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November 9, 1907


Author Affiliations

Professor of Pediatrics, New York Polyclinic Medical School and Hospital; Attending Physician, New York Infant Asylum; Attending Physician for Children, Sydenham Hospital; Assistant Attending Physician, Babies' Hospital. NEW YORK CITY.

JAMA. 1907;XLIX(19):1595-1598. doi:10.1001/jama.1907.25320190029001h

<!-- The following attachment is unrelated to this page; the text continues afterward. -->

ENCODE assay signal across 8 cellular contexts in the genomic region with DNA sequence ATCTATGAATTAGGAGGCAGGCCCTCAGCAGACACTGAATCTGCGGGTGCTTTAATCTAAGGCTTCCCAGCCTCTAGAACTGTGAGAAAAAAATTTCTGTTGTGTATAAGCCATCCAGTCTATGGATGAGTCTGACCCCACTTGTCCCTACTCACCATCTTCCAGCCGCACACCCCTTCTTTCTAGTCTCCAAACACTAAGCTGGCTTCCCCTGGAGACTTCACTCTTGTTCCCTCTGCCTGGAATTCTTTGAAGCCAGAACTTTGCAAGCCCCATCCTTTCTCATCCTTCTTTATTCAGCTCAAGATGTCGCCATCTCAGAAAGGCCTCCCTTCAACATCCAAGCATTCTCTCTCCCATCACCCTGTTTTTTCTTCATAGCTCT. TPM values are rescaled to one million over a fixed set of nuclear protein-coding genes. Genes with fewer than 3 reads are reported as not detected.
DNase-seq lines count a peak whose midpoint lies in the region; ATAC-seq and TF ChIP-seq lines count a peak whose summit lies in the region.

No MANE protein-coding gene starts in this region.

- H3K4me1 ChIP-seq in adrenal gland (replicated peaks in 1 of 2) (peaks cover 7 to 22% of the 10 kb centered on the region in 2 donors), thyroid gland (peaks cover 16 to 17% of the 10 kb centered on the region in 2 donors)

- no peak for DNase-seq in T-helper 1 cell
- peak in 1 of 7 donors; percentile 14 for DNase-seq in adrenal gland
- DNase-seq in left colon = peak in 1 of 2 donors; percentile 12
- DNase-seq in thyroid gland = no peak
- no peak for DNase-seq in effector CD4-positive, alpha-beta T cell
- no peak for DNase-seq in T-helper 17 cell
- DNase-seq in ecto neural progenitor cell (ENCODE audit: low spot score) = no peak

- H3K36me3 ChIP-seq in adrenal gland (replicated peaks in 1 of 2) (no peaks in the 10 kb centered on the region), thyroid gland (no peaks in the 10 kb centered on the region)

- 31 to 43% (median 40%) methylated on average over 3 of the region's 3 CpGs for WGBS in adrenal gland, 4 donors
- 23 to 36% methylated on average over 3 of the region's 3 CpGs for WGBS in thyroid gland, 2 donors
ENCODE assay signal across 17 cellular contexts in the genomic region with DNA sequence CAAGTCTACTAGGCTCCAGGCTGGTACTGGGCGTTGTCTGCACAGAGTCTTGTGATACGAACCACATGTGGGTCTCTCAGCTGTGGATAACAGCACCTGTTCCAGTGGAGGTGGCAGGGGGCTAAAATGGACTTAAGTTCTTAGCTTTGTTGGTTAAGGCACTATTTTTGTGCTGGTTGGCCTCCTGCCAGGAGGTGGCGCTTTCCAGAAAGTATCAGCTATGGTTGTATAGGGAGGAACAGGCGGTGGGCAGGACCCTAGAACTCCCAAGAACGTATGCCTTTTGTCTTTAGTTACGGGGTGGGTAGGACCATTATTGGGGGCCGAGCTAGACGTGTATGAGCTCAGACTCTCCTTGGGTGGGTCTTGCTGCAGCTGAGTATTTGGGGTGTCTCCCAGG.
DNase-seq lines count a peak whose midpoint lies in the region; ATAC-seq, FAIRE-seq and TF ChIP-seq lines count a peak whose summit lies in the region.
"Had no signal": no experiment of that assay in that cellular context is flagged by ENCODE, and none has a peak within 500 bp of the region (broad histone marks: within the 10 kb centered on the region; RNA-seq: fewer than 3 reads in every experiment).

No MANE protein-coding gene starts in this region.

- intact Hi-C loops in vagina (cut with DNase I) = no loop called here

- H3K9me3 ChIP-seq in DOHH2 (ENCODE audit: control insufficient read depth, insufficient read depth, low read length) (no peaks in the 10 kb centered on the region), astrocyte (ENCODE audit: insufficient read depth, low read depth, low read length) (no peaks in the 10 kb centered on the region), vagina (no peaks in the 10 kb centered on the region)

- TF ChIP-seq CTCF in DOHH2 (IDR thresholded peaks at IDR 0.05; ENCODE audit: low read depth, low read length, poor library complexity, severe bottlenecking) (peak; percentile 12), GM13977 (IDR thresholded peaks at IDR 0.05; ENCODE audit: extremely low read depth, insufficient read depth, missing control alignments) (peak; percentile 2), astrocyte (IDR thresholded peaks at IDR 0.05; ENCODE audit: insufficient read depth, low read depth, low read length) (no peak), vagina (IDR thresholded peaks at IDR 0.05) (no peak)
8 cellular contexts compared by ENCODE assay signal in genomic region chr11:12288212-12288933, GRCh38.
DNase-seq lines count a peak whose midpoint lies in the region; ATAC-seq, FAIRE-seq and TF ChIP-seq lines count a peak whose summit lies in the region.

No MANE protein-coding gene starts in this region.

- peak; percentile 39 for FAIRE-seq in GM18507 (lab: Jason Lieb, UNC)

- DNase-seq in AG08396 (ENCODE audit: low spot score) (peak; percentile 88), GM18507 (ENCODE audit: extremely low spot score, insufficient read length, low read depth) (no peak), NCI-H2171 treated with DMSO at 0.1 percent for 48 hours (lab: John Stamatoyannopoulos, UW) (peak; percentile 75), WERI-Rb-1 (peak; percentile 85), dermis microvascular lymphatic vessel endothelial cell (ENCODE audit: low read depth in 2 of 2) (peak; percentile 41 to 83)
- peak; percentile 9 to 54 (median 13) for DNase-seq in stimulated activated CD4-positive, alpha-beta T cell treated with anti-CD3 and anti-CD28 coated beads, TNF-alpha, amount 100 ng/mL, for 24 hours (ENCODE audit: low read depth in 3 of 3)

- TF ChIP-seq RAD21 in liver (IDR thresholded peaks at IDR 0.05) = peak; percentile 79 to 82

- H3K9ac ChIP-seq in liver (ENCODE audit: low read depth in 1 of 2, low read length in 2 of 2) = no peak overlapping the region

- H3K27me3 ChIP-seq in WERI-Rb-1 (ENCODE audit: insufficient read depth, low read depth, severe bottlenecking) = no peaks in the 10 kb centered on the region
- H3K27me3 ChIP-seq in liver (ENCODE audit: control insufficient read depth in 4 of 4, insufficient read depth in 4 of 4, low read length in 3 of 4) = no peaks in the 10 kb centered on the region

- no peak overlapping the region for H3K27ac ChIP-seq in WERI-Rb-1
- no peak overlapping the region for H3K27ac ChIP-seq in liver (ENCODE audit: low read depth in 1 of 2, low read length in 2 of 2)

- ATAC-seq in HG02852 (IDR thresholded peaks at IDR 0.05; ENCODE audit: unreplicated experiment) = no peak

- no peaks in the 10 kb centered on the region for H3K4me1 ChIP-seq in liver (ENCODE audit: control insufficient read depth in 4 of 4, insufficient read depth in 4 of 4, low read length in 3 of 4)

By tardy malnutrition I am to be understood as referring to the condition met in children who, after the age of two years, while free from diseases such as tuberculosis, syphilis and chronic nephritis, show marked physical developmental defects in that they are underweight or are both undersized and underweight. They may be of average height, but are invariably underweight usually from five to fifteen pounds. They show poor muscle development, a condition which is often emphasized by the prominent scapulæ, drop shoulder and spinal curvature, conditions due to muscle weakness and faulty postural habits. These children tire easily and have a diminished resistance not only to exercise or its equivalent work, but to disease as well. A simple digestive disturbance or bronchitis requires several days before relief is furnished. They almost invariably suffer from secondary anemia; they have indifferent appetites and often are habitually constipated. This picture briefly drawn

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